And I think that I go daddy owning their own portfolio, pricing a lot of it. And, um, and by doing that, having a corporate registrar and hopefully providing more education in the space to them can help corporates understand the value of domains, what they do for the business and that it’s a proven model over and over and over, millions of times over. I mean, I don’t know how many demands go daddy’s selling on a regular basis, you know? Mmm. But, uh, you know, it, but again, GoDaddy is a large company and they [inaudible] they’re really cornering the market and that’s great. I believe in capitalism. So I think myself and the small business, um, that I’ve just founded and others like media options and um, some of these other folks in this space, we’re going to have to step up our game and really get out there and do the best we can, make relationships and provide the value that these corporates need.

That is potentially something that they can’t provide, you know? And, um, and that’s something that we’re prepared to do. I like how you really lit up there. That’s clearly your ultimate passion and you’re awfully good at it. How many dollars of domains have you sold, Jeff? Oh God. Um, I dunno. Um, I don’t really keep track. I’m not like I’m one of those kinds of people, but you know, no. Well, um, it was 400 was it? Uh, like if we combine the people that we all work together at saw, so that’s what we’ve, we’ve been part of together as a group. That’s a lot. Whole dollars. Yeah. Yeah. Um, so how about fast transfer? I mean the uni registry, um, you know, the technology for that, do you think that’s going to make a big difference or that’s just, you know, a great park that everybody’s expecting?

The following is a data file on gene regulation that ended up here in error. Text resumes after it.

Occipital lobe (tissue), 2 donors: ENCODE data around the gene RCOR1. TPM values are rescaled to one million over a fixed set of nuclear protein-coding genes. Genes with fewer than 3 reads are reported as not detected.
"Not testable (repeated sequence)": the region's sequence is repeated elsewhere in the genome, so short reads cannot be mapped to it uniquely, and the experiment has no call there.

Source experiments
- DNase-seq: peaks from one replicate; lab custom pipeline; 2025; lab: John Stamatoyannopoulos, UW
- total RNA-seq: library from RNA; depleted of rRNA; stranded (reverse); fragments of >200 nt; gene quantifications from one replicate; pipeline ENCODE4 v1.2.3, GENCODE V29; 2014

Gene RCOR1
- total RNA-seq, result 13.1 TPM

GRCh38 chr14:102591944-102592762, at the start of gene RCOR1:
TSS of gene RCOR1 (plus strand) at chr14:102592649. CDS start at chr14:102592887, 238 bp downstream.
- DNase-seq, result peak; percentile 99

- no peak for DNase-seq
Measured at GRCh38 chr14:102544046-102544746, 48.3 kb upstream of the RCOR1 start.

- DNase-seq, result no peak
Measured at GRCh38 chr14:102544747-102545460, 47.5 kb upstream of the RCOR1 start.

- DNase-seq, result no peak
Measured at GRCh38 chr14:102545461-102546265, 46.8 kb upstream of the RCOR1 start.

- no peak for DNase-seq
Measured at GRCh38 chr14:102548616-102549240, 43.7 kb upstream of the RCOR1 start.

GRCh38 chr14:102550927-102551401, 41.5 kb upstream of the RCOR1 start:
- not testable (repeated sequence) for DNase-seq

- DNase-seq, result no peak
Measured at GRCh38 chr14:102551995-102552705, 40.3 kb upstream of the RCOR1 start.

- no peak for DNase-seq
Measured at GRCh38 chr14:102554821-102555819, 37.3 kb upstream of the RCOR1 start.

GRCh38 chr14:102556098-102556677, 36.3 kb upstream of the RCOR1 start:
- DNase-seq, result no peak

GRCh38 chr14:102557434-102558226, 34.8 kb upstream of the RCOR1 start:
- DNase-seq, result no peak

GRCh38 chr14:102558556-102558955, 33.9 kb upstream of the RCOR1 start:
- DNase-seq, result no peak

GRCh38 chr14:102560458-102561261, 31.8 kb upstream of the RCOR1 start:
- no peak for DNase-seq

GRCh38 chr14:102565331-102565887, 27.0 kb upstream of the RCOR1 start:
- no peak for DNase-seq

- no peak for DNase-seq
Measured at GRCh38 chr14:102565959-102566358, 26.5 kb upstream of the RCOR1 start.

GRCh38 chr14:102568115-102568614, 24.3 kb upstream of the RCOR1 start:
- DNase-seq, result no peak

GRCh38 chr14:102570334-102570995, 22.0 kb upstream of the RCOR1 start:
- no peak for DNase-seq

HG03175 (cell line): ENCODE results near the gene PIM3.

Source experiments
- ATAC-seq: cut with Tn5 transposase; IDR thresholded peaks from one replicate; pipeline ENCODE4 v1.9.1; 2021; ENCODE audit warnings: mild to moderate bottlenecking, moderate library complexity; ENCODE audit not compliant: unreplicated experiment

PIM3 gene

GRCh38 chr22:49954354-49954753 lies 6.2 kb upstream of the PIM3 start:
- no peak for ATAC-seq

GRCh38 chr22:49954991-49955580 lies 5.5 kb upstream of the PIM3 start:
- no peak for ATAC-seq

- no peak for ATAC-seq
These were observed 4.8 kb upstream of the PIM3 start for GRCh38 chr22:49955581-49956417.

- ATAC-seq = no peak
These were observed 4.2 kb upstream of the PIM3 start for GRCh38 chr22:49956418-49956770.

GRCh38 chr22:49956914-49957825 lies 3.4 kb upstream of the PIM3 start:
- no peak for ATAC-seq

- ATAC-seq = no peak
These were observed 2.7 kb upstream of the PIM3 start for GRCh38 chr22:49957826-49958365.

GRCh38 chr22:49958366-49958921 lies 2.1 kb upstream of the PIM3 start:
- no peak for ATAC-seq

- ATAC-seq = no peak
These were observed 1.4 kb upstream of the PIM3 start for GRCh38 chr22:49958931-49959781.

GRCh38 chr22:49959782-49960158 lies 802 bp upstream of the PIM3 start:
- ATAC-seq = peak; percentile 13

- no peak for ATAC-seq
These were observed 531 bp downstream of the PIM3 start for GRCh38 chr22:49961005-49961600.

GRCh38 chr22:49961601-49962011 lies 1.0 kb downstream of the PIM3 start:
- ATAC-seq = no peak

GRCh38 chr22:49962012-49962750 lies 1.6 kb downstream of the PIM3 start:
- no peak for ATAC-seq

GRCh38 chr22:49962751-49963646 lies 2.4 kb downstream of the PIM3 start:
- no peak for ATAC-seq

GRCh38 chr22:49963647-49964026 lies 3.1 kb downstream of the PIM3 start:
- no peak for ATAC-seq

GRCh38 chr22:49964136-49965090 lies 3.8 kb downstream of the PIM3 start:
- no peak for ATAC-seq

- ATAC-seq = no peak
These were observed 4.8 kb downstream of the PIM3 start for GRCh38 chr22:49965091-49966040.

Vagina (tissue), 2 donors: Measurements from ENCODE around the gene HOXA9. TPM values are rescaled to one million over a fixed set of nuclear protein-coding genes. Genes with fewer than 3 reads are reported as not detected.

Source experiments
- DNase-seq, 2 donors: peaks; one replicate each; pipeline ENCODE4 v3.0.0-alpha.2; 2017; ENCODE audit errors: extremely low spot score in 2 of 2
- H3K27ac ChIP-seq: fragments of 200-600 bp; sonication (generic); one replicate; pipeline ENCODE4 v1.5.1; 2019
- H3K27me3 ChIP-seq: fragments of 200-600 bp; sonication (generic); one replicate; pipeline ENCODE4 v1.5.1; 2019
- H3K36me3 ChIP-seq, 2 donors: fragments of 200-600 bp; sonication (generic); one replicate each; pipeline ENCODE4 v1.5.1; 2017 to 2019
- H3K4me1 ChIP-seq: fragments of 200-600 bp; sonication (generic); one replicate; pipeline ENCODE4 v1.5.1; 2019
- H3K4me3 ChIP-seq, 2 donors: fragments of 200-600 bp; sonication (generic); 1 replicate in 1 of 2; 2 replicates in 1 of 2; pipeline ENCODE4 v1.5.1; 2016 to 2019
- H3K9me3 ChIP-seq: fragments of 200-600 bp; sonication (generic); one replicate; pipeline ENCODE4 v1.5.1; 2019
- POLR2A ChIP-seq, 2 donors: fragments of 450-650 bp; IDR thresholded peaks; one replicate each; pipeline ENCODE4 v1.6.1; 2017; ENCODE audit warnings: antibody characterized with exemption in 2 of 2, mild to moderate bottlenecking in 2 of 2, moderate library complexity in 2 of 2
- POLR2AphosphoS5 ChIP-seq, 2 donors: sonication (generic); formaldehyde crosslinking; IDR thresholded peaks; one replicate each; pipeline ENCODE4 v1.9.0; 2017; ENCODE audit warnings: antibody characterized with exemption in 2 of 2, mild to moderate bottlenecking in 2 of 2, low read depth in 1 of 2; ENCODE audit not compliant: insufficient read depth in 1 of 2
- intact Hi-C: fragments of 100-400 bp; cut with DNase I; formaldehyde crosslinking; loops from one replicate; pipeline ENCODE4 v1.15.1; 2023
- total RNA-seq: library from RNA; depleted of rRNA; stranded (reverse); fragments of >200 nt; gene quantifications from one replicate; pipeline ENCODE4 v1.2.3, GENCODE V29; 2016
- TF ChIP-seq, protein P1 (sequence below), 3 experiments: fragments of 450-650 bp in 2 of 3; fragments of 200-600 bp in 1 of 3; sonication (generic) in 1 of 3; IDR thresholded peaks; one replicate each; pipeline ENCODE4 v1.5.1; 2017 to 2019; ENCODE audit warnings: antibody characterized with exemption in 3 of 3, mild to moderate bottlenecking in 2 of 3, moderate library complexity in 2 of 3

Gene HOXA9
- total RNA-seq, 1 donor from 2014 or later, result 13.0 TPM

Is there anything further to uncover there? Well, I mean, I think, I think the thing is with that is, um, if you price your names and Mark them as buy it now, you certainly will get the value of that network that it spreads the prices, you know, all around it. It meant a countless number of registrars and other affiliates that they have [inaudible] a lot of the names that are on your registry and a lot of the sellers that use unit registry are more, most of the time, more in the strategy of make me an offer and then I’ll give you a price. [inaudible] so one of the things that I would, I would think that GoDaddy might want to look towards, but I’m not sure it’s part of their strategy is to potentially give more, um, exposure to names that aren’t priced and uh, maybe give, uh, maybe a range or something to give fires an idea.